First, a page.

Carvedilol: MOA, Dosing, Indications, Interactions ...

  • Pharmacology
  • Antihypertensives
  • 2020-08-04 04:21:04
  • 2 minutes, 42 seconds

Carvedilol: MOA, Dosing, Indications, Interactions ...

Carvedilol is an antihypertensive belonging to a class of beta-adrenoreceptor antagonists.


Carvedilol is present in forms of 6.25, 12.5, 25 mg tablets.

Clinical Pharmacology of Carvedilol

Carvedilol is a nonselective beta-adrenergic blocking agent with a selective alpha one adrenergic blocking activity.

The principal physiologic action of carvedilol is to completely block adrenergic stimulation of beta receptors within the myocardium (beta 1 receptors) and within bronchial and vascular smooth muscles (beta 2 receptors) and to a lesser extent alpha 1 receptors within the vascular smooth muscle.

The beta1 antagonist activity of carvedilol is similar to that of propanolol and greater than that of labetalol and the duration of carvedilol's effect is longer than those of labetalol and propanolol.

Carvedilol does not exhibit intrinsic sympathomimetic (beta1 agonist) activity and possesses only weak membrane-stabilizing activity.

Pharmacokinetics of carvedilol

Carvedilol is well absorbed from the GI tract but is subjected to fast pass metabolism in the liver; the absolute bioavailability is about 25 %.

Peak plasma concentrations occur in 1-2 hours after an overall dose. It has a high liquid solubility.
Carvedilol is more than 98% bound to plasma proteins.

Its extremely metabolized in the liver, primarily by the P450 isoenzymes CYP2D6 and CYP2C9, and the metabolites are excreted mainly in the bile. The elimination half-life is about 6-10 hours.

Indications of Carvedilol

Carvedilol is used in the management of hypertension and angina pectoris.
It is used as an adjunct to standard therapy in symptomatic heart failure.
It is also used to reduce mortality in patients with left ventricular dysfunction following myocardial infarction.



The initial dose of 12.5mg once daily, increased after 2 days to 25 mg once daily. Alternatively, initial dose of 6.25 mg once daily increased after one to two weeks to 12.5mg twice daily. The dose may be increased further if necessary at intervals of at least two weeks to 50mg once or in divided doses.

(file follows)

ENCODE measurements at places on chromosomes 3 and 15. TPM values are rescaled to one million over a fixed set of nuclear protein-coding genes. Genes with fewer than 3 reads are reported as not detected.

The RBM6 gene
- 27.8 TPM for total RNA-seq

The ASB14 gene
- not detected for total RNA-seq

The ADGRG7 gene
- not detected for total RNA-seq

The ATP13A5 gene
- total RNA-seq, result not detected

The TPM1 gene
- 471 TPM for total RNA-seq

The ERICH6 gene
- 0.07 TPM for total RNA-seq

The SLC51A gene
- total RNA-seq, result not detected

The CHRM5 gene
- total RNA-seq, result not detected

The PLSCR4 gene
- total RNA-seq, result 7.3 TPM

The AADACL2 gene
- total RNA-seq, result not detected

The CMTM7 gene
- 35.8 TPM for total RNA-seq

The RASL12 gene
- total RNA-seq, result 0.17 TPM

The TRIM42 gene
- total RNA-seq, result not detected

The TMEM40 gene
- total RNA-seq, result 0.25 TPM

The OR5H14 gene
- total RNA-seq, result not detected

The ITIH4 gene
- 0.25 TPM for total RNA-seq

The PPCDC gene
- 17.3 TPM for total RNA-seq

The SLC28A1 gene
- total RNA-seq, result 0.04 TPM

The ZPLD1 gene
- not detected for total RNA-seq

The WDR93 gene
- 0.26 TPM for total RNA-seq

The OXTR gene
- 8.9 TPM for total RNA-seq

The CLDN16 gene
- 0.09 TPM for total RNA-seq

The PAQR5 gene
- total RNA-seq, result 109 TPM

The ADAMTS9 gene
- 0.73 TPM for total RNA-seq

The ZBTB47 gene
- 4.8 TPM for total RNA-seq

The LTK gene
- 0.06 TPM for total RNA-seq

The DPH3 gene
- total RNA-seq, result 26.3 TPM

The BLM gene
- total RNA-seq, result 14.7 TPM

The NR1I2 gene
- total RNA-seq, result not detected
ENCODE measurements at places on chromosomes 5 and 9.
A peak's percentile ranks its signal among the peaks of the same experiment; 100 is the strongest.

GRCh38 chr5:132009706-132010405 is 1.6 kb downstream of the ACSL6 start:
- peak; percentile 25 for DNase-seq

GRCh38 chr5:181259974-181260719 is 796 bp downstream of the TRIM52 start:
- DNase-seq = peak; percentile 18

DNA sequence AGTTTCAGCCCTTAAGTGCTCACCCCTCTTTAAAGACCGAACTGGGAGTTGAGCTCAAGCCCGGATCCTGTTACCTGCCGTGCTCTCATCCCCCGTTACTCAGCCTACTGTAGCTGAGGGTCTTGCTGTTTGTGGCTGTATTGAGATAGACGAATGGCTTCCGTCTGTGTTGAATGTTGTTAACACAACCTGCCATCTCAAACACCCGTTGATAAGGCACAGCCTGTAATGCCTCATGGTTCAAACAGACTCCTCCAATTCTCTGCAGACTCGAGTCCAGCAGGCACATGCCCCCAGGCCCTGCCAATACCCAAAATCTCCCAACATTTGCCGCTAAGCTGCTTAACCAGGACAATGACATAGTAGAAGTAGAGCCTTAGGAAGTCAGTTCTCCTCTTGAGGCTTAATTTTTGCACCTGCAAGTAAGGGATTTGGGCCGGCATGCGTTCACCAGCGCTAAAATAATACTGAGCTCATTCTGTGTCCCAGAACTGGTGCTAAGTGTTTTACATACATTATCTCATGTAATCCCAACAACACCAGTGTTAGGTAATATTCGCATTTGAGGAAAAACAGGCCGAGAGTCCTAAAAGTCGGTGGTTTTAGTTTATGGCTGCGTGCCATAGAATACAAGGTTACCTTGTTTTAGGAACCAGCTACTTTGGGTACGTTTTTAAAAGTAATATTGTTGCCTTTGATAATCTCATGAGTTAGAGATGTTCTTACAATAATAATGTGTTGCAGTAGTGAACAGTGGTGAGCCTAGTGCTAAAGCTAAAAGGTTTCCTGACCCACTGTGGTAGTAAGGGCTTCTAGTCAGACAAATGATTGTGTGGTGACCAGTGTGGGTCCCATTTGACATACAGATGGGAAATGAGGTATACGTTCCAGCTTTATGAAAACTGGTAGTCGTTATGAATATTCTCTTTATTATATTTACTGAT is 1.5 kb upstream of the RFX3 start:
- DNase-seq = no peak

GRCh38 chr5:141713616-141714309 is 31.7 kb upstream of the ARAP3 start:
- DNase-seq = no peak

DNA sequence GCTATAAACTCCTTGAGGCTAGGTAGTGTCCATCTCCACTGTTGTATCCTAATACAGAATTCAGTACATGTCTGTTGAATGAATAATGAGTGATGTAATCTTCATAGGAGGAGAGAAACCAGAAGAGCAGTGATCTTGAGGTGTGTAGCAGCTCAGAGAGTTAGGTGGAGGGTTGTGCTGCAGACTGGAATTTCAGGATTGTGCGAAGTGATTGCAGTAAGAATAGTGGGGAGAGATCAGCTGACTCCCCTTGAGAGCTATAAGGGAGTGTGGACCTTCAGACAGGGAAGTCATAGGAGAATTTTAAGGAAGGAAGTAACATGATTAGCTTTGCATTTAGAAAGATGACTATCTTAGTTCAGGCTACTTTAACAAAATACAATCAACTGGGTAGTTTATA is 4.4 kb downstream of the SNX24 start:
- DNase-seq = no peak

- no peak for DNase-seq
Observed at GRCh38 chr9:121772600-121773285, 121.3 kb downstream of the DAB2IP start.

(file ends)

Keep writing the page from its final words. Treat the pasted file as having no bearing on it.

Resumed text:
A dose of 12.5 mg once daily is enough for the elderly.

Angina Pectoris:

Initial dose, 12.5mg twice daily increased after two days to 25mg twice daily.

Heart Failure:

Initial dose,3.125mg twice daily given with food to reduce the risk of hypotension. If tolerated the dose can be increased to 6.25 mg twice daily and then increased gradually at intervals of not less than two weeks, to maximum dose tolerated.

The dose should not exceed 25mg twice a day in patients with severe heart failure or in those whose weighing less than 85kgs or 50mg twice a day in patients with mild to moderate heart failure weighing more than 85kgs.



Carvedilol may cause bradycardia, the dosage should be reduced if the heart rate is less than 55 beats per minute.

May cause hypotension, or syncope.

To decrease the risk of orthostatic hypotension administer with food and strictly adhere to the usual starting dose.

In patients with pheochromocytoma, an alpha one adrenergic blocking should be used before using a beta-adrenergic blocker.

Adverse Effects.

Most of the effects are related to its beta-adrenergic blocking activity. Among them are heart failure, heart block, and bronchospasm.

Cardiovascular: Bradycardia and hypotension, heart failure, or heart block may be precipitated by underlying cardiac disorders.

CNS effects: headache, confusion, hallucinations, sleep disturbances. Fatigue, paraesthesia, peripheral neuropathy, arthralgia, and myopathies.

Nausea and vomiting, diarrhea, constipation, and abdominal cramping are common.


Daniel Ogera

Medical educator, passionate about simplifying difficult medical concepts for easier understanding and mastery by nursing and medical students.

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About this article:
  • Topic:Pharmacology
  • Duration:2 minutes, 42 seconds
  • Subtopic:Antihypertensives

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